The CDC found the virus “spread efficiently in a youth-centric overnight setting, resulting in high attack rates among persons in all age groups, despite efforts by camp officials to implement most recommended strategies to prevent transmission.” 

The camp required tests for all guests and staff 12 days or fewer before arriving. Masks were required for staff but not the young campers. 51% of the children 6-10 years old and 44% of children 11-17 contracted the virus.

  • House Democrats introduced a bill that would require passengers to wear masks on commercial planes and in airports in an attempt to combat the coronavirus pandemic. It also calls for a study on how the virus is transmitted in airplane cabins.
  • Microsoft’s U.S. workforce will have the option of working from home at least through January 19.
  • Blood plasma taken from coronavirus survivors and infused into hospitalized patients reduced their mortality rate by about 57%, a team of researchers reported. 
  • “Breaking Bad” star Bryan Cranston appealed to his fans to “keep wearing the damn mask,” after revealing that he contracted Covid-19.

“I was pretty strict in adhering to the protocols and still… I contracted the virus. Yep. it sounds daunting now that over 150,000 Americans are dead because of it. I was one of the lucky ones.” 

“We can prevail – but ONLY if we follow the rules together. Be well – Stay well. BC”

Cranston also shared a video of himself at the UCLA Donation Center, where he had gone to donate plasma. Scientists say people who test positive for the virus may have antibodies in their plasma that could help other coronavirus patients.

  • MLB commissioner Rob Manfred told MLBPA executive director Tony Clark that if the sport doesn’t do a better job of managing the coronavirus, it could shut down for the season as soon as Monday.
  • The Miami Marlins have eighteen players and three coaches who have tested positive for Covid-19 over the last week.
  • Friday’s game between the Cardinals and the Milwaukee Brewers was postponed because members of the St. Louis Cardinals tested positive for Covid-19.
  • Georgia Governor Brian Kemp (R)  signed two executive orders extending existing Covid-19 safety measures and extending the Public Health State of Emergency through Sept. 10.
  • Florida reported 8,983 cases and 257 new deaths, the fourth day in a row that the state has reported a record number of deaths.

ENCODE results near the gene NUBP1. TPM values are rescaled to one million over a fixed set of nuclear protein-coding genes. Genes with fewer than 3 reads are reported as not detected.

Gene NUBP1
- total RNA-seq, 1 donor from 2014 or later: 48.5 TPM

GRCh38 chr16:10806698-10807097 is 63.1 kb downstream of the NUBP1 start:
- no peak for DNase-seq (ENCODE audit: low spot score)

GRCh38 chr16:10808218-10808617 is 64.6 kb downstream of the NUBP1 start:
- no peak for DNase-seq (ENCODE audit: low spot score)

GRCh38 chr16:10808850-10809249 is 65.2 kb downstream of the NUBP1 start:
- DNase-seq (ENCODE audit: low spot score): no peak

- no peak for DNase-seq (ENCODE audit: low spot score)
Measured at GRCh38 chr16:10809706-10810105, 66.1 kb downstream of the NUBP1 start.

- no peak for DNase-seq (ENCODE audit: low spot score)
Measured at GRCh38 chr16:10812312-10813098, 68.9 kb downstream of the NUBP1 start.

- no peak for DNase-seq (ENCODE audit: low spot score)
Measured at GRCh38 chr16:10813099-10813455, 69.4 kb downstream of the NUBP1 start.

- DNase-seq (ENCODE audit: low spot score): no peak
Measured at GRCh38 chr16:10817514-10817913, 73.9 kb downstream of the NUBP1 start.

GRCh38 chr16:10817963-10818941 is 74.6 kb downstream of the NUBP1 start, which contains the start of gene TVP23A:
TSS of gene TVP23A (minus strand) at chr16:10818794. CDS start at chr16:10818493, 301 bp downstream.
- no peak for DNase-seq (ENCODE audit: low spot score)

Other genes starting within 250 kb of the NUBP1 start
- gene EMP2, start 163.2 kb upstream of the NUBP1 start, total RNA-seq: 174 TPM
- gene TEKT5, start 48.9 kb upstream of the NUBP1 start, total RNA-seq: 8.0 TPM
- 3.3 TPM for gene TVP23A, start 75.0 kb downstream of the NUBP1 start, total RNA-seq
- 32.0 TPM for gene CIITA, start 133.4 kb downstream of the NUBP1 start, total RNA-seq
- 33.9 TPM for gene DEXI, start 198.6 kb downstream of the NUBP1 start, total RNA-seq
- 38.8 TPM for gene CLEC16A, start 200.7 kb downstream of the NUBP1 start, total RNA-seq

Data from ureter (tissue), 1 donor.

• The Sun Sentinel, a prominent South Florida newspaper, urged Gov. Ron DeSantis (R) to issue a statewide mask mandate and take other actions to stop the spread of the coronavirus across the Sunshine State.

“Far better that you require people to wear masks in public than to continue fostering conditions that will force another shutdown,” the board wrote. “Your refusal to impose a mask order — a requirement now in effect in 32 other states — is out-of-touch with the mainstream.”

  • The Alabama Department of Public Health is asking doctors to focus testing on the most vulnerable populations as a surge of coronavirus testing has resulted in a seven-day turnaround time.
  • Arkansas reported  752 new cases and 11 new deaths.

Arkansas reported a 10% positivity rate for new coronavirus cases Friday, Gov. Asa Hutchinson *R) said during an afternoon news conference.

“In terms of our positivity rate, this is not good,” Hutchinson said. “We have a lot of work to do here. We’re right at the 10% level, which is CDC recommendation, but that’s too high, we want it lower.”

  • As an Indiana school district opened, one of their students who had attended part of the school day at Greenfield-Central Junior High School tested positive for Covid-19 on the first day of class, according to a letter sent to parents.
  • Illinois reported 1,941 new cases and 21 new deaths.
  • Missouri reported 1,489 new cases and 10 new deaths.
  • Oklahoma reported 747 new cases, the lowest total of daily cases in a week, and 5 new deaths. 
  • Texas reported 8,839 new cases and 295 deaths. 
  • The Salt Lake City School District will begin the school year with remote instruction. 
  • California’s health department confirmed the first Covid-19-related death of a teenager in the state on Friday.

Sources:  ABC News, Associated Press, The Atlantic, Axios, Bloomberg, CBS News, CNN, Financial Times, Fox News,The Hill, Independent, NBC News, NJ.com, NPR, NY Times, Politico, Reuters, Salon, Slate, Vanity Fair, Wall Street Journal, Washington Post